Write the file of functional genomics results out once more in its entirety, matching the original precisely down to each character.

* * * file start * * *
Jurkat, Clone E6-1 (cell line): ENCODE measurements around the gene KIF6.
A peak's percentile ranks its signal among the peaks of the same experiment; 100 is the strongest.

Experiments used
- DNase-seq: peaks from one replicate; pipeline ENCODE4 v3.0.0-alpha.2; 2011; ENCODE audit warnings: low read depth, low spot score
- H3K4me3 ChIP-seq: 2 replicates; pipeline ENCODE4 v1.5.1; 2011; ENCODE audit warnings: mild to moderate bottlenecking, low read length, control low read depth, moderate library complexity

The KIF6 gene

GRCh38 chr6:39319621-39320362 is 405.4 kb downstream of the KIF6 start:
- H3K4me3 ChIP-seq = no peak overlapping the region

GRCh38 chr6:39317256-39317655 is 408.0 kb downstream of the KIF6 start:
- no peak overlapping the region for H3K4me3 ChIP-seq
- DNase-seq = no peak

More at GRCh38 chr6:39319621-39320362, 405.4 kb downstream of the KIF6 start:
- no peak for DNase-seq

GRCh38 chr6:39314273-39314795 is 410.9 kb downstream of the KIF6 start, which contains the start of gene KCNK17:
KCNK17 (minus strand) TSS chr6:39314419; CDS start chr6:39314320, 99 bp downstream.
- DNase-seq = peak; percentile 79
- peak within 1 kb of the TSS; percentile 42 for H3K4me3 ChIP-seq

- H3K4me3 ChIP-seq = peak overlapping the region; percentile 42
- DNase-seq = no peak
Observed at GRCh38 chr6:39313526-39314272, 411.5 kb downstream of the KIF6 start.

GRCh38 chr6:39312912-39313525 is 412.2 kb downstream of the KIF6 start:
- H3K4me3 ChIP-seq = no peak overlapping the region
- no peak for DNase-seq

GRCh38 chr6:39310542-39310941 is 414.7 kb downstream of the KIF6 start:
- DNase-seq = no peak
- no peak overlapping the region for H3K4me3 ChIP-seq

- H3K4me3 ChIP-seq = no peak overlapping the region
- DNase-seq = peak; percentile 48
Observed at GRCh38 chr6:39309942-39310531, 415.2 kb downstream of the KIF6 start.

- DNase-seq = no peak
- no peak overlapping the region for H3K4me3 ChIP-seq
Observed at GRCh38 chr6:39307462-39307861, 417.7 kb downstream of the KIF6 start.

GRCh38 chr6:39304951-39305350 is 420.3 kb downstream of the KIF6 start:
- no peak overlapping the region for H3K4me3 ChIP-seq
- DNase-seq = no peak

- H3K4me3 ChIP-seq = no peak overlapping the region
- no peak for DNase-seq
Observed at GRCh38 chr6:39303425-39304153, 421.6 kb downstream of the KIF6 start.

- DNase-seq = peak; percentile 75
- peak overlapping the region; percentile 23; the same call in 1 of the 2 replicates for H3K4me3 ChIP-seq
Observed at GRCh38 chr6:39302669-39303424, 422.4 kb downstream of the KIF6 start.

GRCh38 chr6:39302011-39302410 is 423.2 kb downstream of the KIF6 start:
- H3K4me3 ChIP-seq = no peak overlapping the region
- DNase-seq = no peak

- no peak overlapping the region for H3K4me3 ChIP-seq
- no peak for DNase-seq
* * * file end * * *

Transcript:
Jurkat, Clone E6-1 (cell line): ENCODE measurements around the gene KIF6.
A peak's percentile ranks its signal among the peaks of the same experiment; 100 is the strongest.

Experiments used
- DNase-seq: peaks from one replicate; pipeline ENCODE4 v3.0.0-alpha.2; 2011; ENCODE audit warnings: low read depth, low spot score
- H3K4me3 ChIP-seq: 2 replicates; pipeline ENCODE4 v1.5.1; 2011; ENCODE audit warnings: mild to moderate bottlenecking, low read length, control low read depth, moderate library complexity

The KIF6 gene

GRCh38 chr6:39319621-39320362 is 405.4 kb downstream of the KIF6 start:
- H3K4me3 ChIP-seq = no peak overlapping the region

GRCh38 chr6:39317256-39317655 is 408.0 kb downstream of the KIF6 start:
- no peak overlapping the region for H3K4me3 ChIP-seq
- DNase-seq = no peak

More at GRCh38 chr6:39319621-39320362, 405.4 kb downstream of the KIF6 start:
- no peak for DNase-seq

GRCh38 chr6:39314273-39314795 is 410.9 kb downstream of the KIF6 start, which contains the start of gene KCNK17:
KCNK17 (minus strand) TSS chr6:39314419; CDS start chr6:39314320, 99 bp downstream.
- DNase-seq = peak; percentile 79
- peak within 1 kb of the TSS; percentile 42 for H3K4me3 ChIP-seq

- H3K4me3 ChIP-seq = peak overlapping the region; percentile 42
- DNase-seq = no peak
Observed at GRCh38 chr6:39313526-39314272, 411.5 kb downstream of the KIF6 start.

GRCh38 chr6:39312912-39313525 is 412.2 kb downstream of the KIF6 start:
- H3K4me3 ChIP-seq = no peak overlapping the region
- no peak for DNase-seq

GRCh38 chr6:39310542-39310941 is 414.7 kb downstream of the KIF6 start:
- DNase-seq = no peak
- no peak overlapping the region for H3K4me3 ChIP-seq

- H3K4me3 ChIP-seq = no peak overlapping the region
- DNase-seq = peak; percentile 48
Observed at GRCh38 chr6:39309942-39310531, 415.2 kb downstream of the KIF6 start.

- DNase-seq = no peak
- no peak overlapping the region for H3K4me3 ChIP-seq
Observed at GRCh38 chr6:39307462-39307861, 417.7 kb downstream of the KIF6 start.

GRCh38 chr6:39304951-39305350 is 420.3 kb downstream of the KIF6 start:
- no peak overlapping the region for H3K4me3 ChIP-seq
- DNase-seq = no peak

- H3K4me3 ChIP-seq = no peak overlapping the region
- no peak for DNase-seq
Observed at GRCh38 chr6:39303425-39304153, 421.6 kb downstream of the KIF6 start.

- DNase-seq = peak; percentile 75
- peak overlapping the region; percentile 23; the same call in 1 of the 2 replicates for H3K4me3 ChIP-seq
Observed at GRCh38 chr6:39302669-39303424, 422.4 kb downstream of the KIF6 start.

GRCh38 chr6:39302011-39302410 is 423.2 kb downstream of the KIF6 start:
- H3K4me3 ChIP-seq = no peak overlapping the region
- DNase-seq = no peak

- no peak overlapping the region for H3K4me3 ChIP-seq
- no peak for DNase-seq